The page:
6

I'm debugging a user experience bug in a PyGTK program (although the question will probably be applicable to GTK as well), and suddenly realized that the bug is 'triggered' depending on the user executing the program.

I reduced the issue to a very simple script in PyGTK:

import gtk

class PyApp(gtk.Window):
    def __init__(self):
        super(PyApp, self).__init__()

        self.set_size_request(250, 100)
        self.set_position(gtk.WIN_POS_CENTER)
        self.connect("destroy", gtk.main_quit)
        self.set_title("Message dialogs")

        ques = gtk.Button("Question")
        self.add(ques)

        ques.connect("clicked", self.on_ques)

        self.show_all()

    def on_ques(self, widget):
        md = gtk.MessageDialog(self,
            gtk.DIALOG_DESTROY_WITH_PARENT, gtk.MESSAGE_QUESTION,
            gtk.BUTTONS_YES_NO, "Are you sure to quit?")
        md.run()
        md.destroy()

PyApp()
gtk.main()

When I run this on my box as myself, I get this dialog:

Are you sure to quit?
    <Yes>   No

When I run this on my box as root, I get this dialog:

Are you sure to quit?
     <No>   Yes

Both users have the same .gtkrc-2.0 file, and I use KDE and don't have anything obvious GTK-related hidden directory in my homedir, so I can't understand where is that preference coming from.

Before someone suggest md.set_default_response(), that's not exactly what I want. I tried to set md.set_default_response(gtk.RESPONSE_YES) after creating the dialog, and yes, the 'Yes' button gets selected, but still the 'No' is printed on the left.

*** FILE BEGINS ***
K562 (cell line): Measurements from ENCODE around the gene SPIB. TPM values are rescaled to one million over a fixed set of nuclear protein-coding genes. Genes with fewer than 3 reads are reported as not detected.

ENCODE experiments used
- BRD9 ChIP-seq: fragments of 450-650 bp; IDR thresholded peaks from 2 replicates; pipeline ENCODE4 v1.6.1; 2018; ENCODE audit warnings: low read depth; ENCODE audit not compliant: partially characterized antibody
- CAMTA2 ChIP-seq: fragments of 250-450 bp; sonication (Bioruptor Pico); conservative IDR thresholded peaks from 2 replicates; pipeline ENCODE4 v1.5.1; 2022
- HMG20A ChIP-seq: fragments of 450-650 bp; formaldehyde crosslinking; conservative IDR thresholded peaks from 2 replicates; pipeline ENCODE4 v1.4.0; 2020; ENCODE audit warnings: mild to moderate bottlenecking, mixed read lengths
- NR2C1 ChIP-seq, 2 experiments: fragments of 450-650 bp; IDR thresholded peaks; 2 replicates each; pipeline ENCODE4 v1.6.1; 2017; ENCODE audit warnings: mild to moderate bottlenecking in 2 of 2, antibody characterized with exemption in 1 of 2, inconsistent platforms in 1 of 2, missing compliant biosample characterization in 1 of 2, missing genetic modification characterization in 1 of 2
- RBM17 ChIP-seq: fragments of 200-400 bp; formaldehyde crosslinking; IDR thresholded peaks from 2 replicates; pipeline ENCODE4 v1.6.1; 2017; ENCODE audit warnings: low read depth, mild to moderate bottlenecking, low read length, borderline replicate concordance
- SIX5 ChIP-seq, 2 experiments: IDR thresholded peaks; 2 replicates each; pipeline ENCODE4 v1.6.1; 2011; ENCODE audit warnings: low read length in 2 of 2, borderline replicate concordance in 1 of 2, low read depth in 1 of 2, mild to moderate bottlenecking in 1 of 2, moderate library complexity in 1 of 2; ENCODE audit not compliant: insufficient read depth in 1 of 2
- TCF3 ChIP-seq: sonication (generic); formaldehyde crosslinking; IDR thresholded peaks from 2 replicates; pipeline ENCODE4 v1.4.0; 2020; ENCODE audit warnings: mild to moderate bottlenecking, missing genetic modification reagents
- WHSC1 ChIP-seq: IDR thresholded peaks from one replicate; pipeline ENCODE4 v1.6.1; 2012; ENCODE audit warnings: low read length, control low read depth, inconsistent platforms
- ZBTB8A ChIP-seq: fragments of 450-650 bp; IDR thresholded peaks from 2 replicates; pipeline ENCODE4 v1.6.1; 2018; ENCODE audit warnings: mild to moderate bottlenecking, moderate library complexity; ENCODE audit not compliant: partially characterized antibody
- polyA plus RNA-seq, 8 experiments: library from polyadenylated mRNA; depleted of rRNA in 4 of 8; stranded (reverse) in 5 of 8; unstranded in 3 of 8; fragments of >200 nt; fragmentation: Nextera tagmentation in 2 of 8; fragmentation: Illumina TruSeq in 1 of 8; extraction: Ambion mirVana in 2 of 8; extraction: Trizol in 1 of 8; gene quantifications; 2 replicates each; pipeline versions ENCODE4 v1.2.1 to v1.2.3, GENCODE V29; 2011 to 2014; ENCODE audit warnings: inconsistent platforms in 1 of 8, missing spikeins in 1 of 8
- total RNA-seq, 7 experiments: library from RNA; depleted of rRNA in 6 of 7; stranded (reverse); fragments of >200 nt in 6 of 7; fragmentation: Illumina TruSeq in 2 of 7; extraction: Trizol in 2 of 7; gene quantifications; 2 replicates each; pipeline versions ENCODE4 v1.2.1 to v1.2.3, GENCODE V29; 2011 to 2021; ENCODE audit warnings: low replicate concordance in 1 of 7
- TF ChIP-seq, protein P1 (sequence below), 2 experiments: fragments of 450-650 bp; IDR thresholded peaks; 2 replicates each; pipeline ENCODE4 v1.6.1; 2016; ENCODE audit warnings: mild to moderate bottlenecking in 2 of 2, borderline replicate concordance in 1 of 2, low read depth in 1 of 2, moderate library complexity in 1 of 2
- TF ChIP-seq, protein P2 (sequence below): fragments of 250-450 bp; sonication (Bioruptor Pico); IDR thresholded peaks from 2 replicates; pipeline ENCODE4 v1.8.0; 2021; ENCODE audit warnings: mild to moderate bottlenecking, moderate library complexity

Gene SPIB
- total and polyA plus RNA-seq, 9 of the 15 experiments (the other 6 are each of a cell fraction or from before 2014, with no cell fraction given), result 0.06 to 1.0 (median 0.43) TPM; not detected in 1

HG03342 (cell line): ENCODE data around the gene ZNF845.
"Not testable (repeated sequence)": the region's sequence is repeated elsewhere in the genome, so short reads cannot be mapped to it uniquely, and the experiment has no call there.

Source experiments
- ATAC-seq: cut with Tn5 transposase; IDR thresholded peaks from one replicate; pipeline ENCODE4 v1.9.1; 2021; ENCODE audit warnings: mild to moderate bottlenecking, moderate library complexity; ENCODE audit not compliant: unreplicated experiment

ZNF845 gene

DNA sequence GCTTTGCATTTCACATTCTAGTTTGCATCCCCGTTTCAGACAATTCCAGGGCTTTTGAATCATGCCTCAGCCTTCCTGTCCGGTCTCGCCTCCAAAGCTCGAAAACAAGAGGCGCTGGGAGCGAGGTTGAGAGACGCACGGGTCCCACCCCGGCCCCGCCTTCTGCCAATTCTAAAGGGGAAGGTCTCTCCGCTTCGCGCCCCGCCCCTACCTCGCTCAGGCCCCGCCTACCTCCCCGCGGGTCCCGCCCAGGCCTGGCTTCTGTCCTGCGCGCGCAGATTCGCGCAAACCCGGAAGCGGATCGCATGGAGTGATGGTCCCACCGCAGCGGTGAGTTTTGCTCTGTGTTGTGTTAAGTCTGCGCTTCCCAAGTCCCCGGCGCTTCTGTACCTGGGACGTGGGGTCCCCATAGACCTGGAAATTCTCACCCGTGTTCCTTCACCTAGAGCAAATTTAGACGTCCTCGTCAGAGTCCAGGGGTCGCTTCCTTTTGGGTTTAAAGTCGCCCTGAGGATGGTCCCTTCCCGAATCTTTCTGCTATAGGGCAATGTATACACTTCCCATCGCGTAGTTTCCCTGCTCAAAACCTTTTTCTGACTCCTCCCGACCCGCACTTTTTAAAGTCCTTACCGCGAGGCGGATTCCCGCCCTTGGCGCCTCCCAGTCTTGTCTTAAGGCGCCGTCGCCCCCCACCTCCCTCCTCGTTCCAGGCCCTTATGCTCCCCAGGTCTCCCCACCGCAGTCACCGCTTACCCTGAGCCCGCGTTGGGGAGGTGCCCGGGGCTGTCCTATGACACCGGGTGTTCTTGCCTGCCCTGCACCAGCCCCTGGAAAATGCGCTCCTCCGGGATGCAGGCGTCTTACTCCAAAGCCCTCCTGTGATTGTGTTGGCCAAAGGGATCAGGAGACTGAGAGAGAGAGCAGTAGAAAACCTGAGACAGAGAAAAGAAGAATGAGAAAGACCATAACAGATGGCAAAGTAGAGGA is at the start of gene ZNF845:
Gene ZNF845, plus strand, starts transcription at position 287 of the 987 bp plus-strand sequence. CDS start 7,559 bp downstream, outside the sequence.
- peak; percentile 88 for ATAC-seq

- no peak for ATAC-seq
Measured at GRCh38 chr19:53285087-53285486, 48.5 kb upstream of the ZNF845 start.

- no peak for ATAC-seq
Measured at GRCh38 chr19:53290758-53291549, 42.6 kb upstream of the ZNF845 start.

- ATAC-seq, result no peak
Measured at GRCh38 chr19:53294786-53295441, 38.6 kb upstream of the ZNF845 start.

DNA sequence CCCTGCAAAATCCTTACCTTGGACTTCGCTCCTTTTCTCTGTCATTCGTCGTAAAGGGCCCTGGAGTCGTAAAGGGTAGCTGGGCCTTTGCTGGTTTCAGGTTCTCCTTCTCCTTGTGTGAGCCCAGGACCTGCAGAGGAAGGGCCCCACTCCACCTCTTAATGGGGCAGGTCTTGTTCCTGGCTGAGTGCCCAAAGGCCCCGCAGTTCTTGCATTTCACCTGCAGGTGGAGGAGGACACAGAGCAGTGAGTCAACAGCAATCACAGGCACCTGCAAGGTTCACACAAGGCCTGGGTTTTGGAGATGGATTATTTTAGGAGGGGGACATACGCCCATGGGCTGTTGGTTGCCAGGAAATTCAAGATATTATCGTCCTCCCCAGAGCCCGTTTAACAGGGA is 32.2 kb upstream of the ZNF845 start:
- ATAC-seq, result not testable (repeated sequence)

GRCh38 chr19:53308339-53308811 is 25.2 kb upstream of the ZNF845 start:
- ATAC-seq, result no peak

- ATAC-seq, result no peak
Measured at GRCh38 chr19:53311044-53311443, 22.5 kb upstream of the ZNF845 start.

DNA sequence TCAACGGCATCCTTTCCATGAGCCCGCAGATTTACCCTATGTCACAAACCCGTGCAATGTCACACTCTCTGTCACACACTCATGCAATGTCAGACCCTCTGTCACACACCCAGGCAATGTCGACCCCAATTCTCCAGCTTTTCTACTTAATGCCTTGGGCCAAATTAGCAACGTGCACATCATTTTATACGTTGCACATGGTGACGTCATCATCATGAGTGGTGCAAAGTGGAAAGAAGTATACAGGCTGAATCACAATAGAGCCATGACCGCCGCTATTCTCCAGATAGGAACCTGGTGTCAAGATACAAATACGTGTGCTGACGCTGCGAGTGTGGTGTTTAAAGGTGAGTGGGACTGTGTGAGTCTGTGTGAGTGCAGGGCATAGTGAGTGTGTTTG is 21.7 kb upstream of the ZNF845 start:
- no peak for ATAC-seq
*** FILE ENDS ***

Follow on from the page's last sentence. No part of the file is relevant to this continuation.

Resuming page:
I'd like to understand where this behavior comes from, and try to fix it once for all.

7

Looking at the GTK+ C sources I finally found the answer.

It seems that the GNOME Human Interface Guidelines advocate the use of the affirmative button at the far right, but in platforms like Windows, the standard is affirmative first, so in widgets that have to deal with buttons you have a function called set_alternative_button_order() that rearrange the buttons in case a global setting called gtk-alternative-button-order is set to 1.

Then the second part of the answer is that KDE tries to mimic Windows. Knowing what I had to look for, I found another gtkrc-2.0 inside KDE, in /home/myuser/.kde/share/config/gtkrc-2.0:gtk-alternative-button-order = 1, in order to make the GTK applications running under KDE as similar as possible to the non-GTK ones.

That's why root had a different behavior, because I never ran KDE as root in my system and it had no such setting in the .kde/ directory.

The moral of the story is that you must set the default button in this type of dialogs, no matter what you get, or otherwise GTK will default to the first one, and this will lead to inconsistent behavior. In my case, in plain GTK the default answer for quitting the program was not to do it, but in Windows or KDE it was to exit.

I hope it's clear and this helps any programmer that has the same problem.

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